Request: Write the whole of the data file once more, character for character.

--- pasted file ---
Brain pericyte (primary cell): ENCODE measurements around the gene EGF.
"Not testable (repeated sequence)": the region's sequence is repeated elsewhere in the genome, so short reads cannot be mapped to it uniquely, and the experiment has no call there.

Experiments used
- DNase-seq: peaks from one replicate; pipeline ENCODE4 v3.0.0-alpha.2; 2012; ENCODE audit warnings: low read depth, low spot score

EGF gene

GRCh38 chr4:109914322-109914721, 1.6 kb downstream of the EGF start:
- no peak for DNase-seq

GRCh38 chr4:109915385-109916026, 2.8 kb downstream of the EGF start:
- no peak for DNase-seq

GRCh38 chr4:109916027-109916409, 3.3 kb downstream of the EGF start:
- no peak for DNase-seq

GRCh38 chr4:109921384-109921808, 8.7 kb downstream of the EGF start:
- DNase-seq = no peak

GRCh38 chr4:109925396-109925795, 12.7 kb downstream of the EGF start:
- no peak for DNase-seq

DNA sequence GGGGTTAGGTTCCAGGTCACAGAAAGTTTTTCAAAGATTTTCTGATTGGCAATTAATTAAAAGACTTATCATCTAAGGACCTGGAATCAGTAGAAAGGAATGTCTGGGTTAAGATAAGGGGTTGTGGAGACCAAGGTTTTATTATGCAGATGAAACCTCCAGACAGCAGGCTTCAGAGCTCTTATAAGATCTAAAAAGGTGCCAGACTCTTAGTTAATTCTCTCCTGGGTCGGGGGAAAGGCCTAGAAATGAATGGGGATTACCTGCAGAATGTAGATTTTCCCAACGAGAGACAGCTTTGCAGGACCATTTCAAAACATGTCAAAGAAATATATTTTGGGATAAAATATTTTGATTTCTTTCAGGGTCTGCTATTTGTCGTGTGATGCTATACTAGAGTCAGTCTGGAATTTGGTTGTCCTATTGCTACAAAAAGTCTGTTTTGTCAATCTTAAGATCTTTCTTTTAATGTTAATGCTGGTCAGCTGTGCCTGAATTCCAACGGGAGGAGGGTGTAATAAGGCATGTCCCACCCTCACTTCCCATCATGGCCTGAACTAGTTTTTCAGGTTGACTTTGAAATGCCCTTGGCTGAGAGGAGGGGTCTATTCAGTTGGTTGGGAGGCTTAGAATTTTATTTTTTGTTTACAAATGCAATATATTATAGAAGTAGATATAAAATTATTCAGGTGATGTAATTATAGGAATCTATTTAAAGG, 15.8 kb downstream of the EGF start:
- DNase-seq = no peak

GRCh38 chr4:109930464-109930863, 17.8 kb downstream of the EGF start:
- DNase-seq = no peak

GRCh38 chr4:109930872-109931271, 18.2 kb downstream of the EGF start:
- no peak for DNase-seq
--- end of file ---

Brain pericyte (primary cell): ENCODE measurements around the gene EGF.
"Not testable (repeated sequence)": the region's sequence is repeated elsewhere in the genome, so short reads cannot be mapped to it uniquely, and the experiment has no call there.

Experiments used
- DNase-seq: peaks from one replicate; pipeline ENCODE4 v3.0.0-alpha.2; 2012; ENCODE audit warnings: low read depth, low spot score

EGF gene

GRCh38 chr4:109914322-109914721, 1.6 kb downstream of the EGF start:
- no peak for DNase-seq

GRCh38 chr4:109915385-109916026, 2.8 kb downstream of the EGF start:
- no peak for DNase-seq

GRCh38 chr4:109916027-109916409, 3.3 kb downstream of the EGF start:
- no peak for DNase-seq

GRCh38 chr4:109921384-109921808, 8.7 kb downstream of the EGF start:
- DNase-seq = no peak

GRCh38 chr4:109925396-109925795, 12.7 kb downstream of the EGF start:
- no peak for DNase-seq

DNA sequence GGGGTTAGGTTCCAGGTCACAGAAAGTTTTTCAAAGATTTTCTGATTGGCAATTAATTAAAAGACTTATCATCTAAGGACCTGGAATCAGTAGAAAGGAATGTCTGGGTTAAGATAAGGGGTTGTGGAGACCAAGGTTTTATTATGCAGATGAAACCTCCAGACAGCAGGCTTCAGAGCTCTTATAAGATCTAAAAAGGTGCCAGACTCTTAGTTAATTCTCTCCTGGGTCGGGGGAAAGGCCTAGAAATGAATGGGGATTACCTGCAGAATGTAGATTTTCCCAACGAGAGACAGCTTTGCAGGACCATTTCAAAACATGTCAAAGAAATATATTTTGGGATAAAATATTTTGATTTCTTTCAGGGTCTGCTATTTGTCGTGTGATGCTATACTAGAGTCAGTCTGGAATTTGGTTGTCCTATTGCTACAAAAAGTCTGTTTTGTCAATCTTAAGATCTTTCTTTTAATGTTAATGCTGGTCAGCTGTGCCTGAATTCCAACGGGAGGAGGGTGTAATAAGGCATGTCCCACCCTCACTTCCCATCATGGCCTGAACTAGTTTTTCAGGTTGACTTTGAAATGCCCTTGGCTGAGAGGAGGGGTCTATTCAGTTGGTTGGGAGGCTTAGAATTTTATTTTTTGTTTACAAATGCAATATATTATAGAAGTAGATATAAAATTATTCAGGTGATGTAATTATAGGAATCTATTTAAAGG, 15.8 kb downstream of the EGF start:
- DNase-seq = no peak

GRCh38 chr4:109930464-109930863, 17.8 kb downstream of the EGF start:
- DNase-seq = no peak

GRCh38 chr4:109930872-109931271, 18.2 kb downstream of the EGF start:
- no peak for DNase-seq